Oct 29, 2018
The migrant caravan that is estimated at 7,000 to 8,000 people began in Honduras and is now making its way through Mexico. Some will stop in Mexico. But most are walking thousands of miles north to the U.S. border. Over the last years, there have been many smaller caravans of hundreds of people that have gotten little or no publicity. And many more are expected in the coming months, U.S. officials admit.
Obviously, for the people making this difficult and perilous journey of thousands of miles on foot, banding together serves several purposes. Traveling together provides a certain security against gangs that regularly prey on migrants. It is also a lot safer and cheaper than hiring a coyote, which can cost up to $10,000 per person. And, it is also a form of protest against impossible living conditions.
Most of the people in the caravan are from Honduras, a small Central American country. These migrants know what’s in store for them if they do finally make it to the U.S. border. Not only arrest and a long detention, but possible deportation. Migrants say they are forced to try to make the journey in order to save their lives; that they are being driven by abject poverty, joblessness, as well as the plague of armed violence. Many making the trip are families with newborns and other children, and pregnant women escaping life-or-death situations or lives of poverty.
“If I stay here, I will die,” one desperate young mother told a reporter, as she began her journey.
These barbaric conditions are a product of U.S. economic and military domination that dates back more than a century. U.S.-based banana companies first became active in Honduras in the late 1890s. These banana companies bought up land at a dizzying pace. They built railroads, established their own banking systems, and turned all of Honduras into a one-crop economy, whose wealth was carried off to New Orleans, New York and Boston. In the process, these companies drove millions of peasants off the land.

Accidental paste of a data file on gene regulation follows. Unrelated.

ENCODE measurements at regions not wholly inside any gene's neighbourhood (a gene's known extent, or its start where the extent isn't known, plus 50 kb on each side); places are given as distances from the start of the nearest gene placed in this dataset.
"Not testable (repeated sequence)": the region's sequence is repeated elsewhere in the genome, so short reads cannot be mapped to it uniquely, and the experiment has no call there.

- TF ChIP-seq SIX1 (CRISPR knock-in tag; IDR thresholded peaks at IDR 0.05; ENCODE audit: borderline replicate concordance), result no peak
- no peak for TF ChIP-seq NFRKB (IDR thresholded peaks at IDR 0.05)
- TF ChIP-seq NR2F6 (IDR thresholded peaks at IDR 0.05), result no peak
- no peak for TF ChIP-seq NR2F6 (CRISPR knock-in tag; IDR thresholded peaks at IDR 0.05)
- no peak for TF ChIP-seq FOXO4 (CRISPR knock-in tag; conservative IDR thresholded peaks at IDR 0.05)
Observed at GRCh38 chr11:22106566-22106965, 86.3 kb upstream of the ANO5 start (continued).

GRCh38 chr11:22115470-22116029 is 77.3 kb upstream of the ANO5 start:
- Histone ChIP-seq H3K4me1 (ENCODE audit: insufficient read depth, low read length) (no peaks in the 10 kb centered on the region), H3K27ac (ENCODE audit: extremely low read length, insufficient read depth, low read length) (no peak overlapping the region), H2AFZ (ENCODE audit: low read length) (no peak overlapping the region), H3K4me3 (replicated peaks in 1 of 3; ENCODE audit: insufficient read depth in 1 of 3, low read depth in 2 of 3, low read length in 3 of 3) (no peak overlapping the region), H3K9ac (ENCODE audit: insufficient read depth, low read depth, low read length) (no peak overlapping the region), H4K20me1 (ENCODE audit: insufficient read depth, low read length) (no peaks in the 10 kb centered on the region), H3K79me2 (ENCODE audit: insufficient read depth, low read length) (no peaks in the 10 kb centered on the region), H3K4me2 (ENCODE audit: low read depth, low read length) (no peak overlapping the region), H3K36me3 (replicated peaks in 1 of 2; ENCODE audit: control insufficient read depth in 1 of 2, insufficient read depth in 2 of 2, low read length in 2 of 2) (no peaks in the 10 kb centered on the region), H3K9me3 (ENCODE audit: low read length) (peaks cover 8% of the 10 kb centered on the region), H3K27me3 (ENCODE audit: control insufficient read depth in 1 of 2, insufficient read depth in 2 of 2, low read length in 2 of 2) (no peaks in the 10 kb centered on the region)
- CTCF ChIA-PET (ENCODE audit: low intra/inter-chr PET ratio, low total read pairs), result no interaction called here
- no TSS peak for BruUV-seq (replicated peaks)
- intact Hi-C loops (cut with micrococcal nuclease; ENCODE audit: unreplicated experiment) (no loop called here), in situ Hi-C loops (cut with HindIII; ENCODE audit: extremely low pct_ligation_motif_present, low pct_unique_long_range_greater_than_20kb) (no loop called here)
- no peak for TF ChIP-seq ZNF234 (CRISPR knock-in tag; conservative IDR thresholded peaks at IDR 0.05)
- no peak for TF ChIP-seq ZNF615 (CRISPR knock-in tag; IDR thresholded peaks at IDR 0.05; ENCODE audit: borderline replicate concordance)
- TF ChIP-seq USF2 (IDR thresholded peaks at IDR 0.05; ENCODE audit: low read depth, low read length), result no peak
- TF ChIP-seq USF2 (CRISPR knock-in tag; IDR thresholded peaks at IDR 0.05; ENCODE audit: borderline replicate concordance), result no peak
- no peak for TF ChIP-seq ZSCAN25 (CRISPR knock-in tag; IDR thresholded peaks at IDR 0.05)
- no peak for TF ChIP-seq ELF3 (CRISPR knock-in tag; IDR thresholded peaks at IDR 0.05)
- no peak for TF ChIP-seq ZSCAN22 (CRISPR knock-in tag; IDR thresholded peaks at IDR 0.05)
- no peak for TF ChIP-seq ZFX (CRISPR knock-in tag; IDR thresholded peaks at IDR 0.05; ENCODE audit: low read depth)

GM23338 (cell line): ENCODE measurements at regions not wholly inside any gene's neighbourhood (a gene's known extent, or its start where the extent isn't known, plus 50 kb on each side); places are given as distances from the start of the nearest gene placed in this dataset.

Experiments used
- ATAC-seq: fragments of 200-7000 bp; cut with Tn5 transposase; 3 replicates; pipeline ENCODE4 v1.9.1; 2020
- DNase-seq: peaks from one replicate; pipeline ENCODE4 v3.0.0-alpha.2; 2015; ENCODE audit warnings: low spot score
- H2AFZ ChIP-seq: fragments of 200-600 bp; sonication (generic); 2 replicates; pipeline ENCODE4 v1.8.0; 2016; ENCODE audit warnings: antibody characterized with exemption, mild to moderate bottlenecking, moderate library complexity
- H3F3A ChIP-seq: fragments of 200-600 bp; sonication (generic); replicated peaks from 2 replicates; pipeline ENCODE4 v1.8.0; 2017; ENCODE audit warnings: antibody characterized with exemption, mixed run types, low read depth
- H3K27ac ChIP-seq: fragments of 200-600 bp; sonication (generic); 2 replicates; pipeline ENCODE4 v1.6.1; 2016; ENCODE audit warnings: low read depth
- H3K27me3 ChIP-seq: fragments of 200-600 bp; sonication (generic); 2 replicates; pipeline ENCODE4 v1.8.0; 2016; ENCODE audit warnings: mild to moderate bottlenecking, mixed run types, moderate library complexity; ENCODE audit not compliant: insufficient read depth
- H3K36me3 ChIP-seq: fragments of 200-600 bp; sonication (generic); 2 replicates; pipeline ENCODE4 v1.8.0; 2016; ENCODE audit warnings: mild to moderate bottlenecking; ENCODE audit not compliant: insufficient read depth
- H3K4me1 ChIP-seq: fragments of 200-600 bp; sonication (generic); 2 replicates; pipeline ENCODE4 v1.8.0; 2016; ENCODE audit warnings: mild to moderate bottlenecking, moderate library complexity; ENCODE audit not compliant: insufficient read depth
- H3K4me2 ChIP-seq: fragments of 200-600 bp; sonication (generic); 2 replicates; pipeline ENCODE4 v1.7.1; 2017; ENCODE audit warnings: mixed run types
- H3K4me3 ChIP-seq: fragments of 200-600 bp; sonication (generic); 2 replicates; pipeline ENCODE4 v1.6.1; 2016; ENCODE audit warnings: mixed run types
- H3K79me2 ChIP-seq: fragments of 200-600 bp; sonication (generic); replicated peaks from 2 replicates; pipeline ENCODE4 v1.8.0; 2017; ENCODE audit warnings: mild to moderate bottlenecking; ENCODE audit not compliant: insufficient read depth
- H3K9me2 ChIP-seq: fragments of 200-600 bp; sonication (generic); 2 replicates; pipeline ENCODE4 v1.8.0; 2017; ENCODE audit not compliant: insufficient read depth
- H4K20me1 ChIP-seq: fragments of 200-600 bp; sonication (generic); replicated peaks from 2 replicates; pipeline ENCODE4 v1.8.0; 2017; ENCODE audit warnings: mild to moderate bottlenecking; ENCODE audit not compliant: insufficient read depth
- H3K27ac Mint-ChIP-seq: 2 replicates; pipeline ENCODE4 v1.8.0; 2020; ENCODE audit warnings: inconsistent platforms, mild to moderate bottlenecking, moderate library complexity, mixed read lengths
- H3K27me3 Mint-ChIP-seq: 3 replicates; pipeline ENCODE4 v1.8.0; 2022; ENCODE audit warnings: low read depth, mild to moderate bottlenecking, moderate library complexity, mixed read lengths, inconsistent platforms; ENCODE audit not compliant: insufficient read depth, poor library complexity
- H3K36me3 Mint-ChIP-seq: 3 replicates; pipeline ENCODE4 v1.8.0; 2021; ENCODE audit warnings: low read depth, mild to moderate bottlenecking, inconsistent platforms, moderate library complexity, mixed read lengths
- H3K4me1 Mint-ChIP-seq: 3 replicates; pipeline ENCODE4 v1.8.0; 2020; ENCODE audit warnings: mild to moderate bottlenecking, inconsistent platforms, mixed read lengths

To safeguard U.S. investments, the U.S. military invaded and occupied the country in 1907 and 1911. U.S. aid was mainly centered on building up the most important institution in Honduras: the military. Heads of government came and went, sometimes as military dictators, sometimes as supposedly democratically-elected “presidents.” But the military remained the guarantor of order. It was used to control elections, break strikes, etc.
In the 1970s and 1980s, guerrilla movements broke out, challenging U.S.-imposed regimes in countries bordering Honduras, including El Salvador, Guatemala and Nicaragua. In response, the U.S. military used Honduras like its own aircraft carrier. The U.S. built military bases for tens of thousands of U.S. soldiers and mercenaries to fight these three wars. This militarization of the country created economic chaos and widespread misery, thus setting the stage for the first wave of Honduran immigrants into the U.S.
After the wars ended in the early 1990s, conditions did not improve. The civil wars left behind tens of thousands of young people from broken families. That reality, combined with extreme inequality and policies of mass incarceration of youth, led to the build-up of enormous gangs that operate hand-in-hand with the police. One Honduran government commission admitted that 70 percent of the police are “beyond saving.” It concluded: “a series of powerful local groups, connected to political and economy elites ... manage most of the underworld activities in the country. They have deeply penetrated the Honduran police.” The government’s answer to police corruption was just more militarization; the army patrolling the streets.
The violence of the police, the army and the gangs pushed up the murder rate in Honduras to become the highest in the world. And the continuing joblessness has left Honduras one of the poorest countries in the Western Hemisphere, with two-thirds of the population living in poverty. All the while, rich coffee and banana plantations, along with factories that produce garments and wiring harnesses for cars, churn out big profits for the capitalist class in the U.S. and around the world.
Under both Democrats and Republicans, the U.S. continues to impose its rule. In 2009, the Obama administration supported a military coup that overthrew an elected president, because he tried to establish economic relations with Venezuela’s Hugo Chavez. In December 2017, the Trump administration backed the U.S.-sponsored dictator, who openly stole his own election in order to remain in office.
Donald Trump might call the migrants fleeing the country “terrorists” and “gangsters,” but the real terrorists are the ones calling the shots and enforcing the dictatorships – Washington, D.C. and Wall Street.